Yankees Thoughts: Modern-Day Mantle-Maris

After series wins over the Padres and Angels, the Yankees finished their nine-game West Coast road trip with a sweep of the Giants.

Here are 10 thoughts on the Yankees.

1. I find it hard to believe Aaron Judge was ever close to signing with the Giants. I think he and his agent played the Yankees perfectly from Opening Day 2022 when he turned down a fair contract extension right through the moment Hal Steinbrenner called Judge in a panic and gave him a ninth year on his contract offer. When you look at the state of the Giants, their anemic offense and puzzling roster, there’s just no way Judge was going really going to give up everything he had and had built with the Yankees to play for at best, the third-best team in the NL West for the rest of his career.

Judge gave his hometown a look at what could have been (but likely never was actually going to be) as he spent the weekend destroying the team he grew up rooting for: 6-for-10, three home runs, six RBIs, three walks and a .600/.692/1.500 slash line.

“I grew up a Giants fan and loved coming to games out here,” Judge said. “It’s pretty cool, being on the opposite side of the field.”

2. Judge wasn’t the only Yankee to have a big weekend. Juan Soto went 6-for-12, with a triple, two home runs, four RBIs and a .500/.462/1.1.67 slash line. No hit was bigger than Soto’s two-run, go-ahead home run in the ninth inning off Camilo Doval on Sunday.

“I can go back over the years, how many times we probably lost that game, facing the closer up two runs and go 1-2-3,” Judge said. “This team is different.”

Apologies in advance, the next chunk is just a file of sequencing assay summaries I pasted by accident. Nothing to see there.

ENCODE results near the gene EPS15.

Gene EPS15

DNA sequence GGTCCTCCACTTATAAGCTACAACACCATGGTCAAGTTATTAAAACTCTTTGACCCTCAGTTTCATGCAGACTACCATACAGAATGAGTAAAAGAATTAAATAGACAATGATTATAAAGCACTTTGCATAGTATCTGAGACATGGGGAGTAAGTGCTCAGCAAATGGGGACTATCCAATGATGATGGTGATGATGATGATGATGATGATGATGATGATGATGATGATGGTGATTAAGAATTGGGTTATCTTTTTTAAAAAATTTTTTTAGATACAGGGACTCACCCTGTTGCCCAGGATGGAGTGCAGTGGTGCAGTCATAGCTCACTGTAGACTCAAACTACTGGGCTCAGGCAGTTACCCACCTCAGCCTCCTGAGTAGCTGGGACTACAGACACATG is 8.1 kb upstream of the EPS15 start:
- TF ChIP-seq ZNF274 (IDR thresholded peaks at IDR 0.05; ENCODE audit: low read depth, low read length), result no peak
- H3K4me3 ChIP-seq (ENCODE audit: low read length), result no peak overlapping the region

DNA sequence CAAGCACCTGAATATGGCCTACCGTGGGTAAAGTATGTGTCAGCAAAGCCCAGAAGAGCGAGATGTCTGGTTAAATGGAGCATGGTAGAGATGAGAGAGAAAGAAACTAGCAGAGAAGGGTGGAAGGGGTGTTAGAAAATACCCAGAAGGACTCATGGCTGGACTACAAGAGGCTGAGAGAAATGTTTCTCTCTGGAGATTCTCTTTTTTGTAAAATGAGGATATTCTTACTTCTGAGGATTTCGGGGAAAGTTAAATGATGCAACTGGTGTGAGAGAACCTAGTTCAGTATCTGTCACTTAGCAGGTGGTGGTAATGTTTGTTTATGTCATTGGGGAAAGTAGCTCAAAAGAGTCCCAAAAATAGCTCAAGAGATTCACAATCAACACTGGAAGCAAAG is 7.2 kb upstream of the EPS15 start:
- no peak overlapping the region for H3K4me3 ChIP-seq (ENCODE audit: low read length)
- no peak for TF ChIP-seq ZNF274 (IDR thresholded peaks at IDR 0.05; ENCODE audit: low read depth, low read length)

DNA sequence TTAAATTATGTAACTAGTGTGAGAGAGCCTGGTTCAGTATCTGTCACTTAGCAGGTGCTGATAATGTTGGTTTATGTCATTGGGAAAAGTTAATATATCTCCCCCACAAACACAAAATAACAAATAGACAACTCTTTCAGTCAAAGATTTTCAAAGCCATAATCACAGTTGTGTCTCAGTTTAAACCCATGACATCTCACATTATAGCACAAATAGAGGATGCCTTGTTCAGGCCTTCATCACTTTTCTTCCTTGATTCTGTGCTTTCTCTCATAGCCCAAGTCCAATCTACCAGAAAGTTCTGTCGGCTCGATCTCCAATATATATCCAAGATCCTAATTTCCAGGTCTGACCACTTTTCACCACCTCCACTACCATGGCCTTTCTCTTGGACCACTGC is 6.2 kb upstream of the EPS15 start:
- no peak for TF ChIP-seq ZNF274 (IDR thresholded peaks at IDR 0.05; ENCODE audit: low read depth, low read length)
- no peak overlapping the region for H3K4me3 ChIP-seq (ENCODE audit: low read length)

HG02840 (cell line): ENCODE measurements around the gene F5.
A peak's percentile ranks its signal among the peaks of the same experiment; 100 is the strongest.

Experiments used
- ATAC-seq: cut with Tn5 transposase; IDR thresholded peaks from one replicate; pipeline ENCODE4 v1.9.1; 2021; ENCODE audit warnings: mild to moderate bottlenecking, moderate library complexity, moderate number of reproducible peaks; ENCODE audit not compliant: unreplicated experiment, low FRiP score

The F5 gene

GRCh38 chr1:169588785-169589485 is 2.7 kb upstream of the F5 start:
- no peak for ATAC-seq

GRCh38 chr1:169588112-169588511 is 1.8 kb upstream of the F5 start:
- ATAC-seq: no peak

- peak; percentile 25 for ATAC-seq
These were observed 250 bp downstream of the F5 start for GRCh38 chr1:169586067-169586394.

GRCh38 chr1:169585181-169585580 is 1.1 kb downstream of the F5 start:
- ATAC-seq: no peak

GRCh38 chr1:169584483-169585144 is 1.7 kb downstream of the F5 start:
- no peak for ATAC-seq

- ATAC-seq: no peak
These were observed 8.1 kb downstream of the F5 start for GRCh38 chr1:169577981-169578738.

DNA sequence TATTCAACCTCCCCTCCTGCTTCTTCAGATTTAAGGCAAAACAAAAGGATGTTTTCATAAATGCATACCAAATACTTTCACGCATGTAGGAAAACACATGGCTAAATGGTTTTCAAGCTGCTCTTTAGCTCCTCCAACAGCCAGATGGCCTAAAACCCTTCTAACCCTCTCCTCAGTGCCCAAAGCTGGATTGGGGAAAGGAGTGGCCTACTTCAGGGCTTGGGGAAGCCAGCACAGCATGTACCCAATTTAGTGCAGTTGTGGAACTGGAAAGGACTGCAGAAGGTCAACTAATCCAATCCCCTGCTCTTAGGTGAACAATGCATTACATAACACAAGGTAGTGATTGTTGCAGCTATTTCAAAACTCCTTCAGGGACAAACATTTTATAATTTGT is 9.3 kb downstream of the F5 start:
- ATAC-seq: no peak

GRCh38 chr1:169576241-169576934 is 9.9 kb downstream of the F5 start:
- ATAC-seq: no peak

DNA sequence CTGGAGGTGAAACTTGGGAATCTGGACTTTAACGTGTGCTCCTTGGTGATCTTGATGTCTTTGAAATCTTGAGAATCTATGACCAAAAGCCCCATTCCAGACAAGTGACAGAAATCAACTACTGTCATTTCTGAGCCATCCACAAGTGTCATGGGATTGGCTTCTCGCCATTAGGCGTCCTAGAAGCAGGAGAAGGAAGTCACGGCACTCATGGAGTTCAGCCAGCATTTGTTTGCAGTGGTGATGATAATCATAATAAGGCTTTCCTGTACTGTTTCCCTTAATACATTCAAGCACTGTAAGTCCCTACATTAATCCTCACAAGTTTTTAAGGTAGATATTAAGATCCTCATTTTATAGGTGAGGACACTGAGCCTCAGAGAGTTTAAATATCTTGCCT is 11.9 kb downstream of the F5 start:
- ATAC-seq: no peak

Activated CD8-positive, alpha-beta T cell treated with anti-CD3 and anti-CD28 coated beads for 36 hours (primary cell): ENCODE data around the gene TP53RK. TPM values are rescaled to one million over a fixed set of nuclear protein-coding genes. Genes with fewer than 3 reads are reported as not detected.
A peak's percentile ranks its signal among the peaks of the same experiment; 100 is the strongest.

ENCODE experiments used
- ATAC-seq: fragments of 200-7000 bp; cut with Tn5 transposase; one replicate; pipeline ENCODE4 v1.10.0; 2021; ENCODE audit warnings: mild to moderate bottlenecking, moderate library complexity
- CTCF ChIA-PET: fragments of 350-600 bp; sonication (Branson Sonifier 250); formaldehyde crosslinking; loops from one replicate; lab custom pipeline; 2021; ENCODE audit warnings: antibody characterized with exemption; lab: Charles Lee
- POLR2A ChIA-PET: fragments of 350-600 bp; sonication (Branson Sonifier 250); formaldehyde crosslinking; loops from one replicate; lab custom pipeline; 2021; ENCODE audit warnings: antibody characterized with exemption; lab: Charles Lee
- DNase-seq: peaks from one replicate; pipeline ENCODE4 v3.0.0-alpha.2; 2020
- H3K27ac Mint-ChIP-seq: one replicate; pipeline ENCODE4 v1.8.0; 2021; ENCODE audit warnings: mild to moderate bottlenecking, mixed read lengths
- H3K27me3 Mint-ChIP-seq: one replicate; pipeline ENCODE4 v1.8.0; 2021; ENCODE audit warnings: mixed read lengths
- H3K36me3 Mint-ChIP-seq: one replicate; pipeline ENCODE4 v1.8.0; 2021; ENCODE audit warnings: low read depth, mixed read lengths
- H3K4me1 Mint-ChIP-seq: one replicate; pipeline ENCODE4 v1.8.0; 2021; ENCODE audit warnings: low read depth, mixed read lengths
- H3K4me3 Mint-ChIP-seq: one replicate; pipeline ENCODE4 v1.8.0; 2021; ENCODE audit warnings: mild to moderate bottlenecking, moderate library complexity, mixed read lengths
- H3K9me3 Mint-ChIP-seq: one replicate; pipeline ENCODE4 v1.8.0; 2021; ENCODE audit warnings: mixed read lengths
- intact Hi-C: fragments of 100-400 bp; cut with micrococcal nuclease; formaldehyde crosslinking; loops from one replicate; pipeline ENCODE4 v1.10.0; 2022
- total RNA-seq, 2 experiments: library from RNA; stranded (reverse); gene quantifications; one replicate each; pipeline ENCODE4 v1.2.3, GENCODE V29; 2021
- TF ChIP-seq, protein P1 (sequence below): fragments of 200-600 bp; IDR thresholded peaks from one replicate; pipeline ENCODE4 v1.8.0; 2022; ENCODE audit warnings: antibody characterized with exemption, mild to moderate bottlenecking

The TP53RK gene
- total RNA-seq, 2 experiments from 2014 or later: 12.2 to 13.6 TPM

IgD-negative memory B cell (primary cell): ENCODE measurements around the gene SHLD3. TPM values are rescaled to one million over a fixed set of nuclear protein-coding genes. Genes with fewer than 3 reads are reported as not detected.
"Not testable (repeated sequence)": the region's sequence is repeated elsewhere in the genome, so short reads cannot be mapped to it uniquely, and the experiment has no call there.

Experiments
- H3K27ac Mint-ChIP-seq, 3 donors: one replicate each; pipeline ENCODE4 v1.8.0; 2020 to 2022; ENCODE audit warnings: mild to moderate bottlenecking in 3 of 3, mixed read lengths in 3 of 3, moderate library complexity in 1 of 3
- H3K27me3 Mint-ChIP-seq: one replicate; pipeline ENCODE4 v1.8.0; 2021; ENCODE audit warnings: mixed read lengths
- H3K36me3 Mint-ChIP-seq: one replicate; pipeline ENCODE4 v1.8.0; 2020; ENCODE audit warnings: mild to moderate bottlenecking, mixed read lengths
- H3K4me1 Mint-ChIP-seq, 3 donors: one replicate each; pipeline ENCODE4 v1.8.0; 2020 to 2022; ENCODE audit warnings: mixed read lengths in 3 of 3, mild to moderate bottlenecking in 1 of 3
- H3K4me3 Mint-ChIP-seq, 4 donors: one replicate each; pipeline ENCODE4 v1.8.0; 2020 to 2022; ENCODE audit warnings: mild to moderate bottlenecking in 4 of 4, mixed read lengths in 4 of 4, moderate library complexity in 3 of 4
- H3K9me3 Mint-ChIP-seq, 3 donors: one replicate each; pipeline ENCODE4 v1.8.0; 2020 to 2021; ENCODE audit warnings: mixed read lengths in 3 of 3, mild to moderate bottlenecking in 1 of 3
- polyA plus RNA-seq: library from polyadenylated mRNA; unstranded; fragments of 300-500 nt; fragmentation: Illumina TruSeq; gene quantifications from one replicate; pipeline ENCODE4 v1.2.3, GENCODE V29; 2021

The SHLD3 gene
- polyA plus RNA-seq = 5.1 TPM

This team is different because of the Soto-Judge, 2-3 combination. Judge (1.075) and Soto (1.031) have the two highest OPS in the majors. The Yankees have the ability to make the modern day Maris-Mantle combination a thing for a long time. If they don’t, and if Soto isn’t a Yankee in 2025, I will be forced to walk away from the Yankees and baseball. If the team that generates more revenue than any other team doesn’t agree to pay Soto whatever number he is looking for there will be point in rooting for or caring about said team.

3. “That’s what he does. We’ve seen it all year long,” Judge said of Soto. “He comes up in big moments. Against one of the best closers in the game, throwing up to 102 miles an hour … That was impressive.”

Everything about the 2024 Yankees that is different than the 2023 Yankees and other iterations of the roster during the Aaron Boone era is because of Soto. The wins, the big moments, the offensive outbursts can all be traced back to Soto’s presence. But nothing Soto has done has been more important than his penchant to play every day.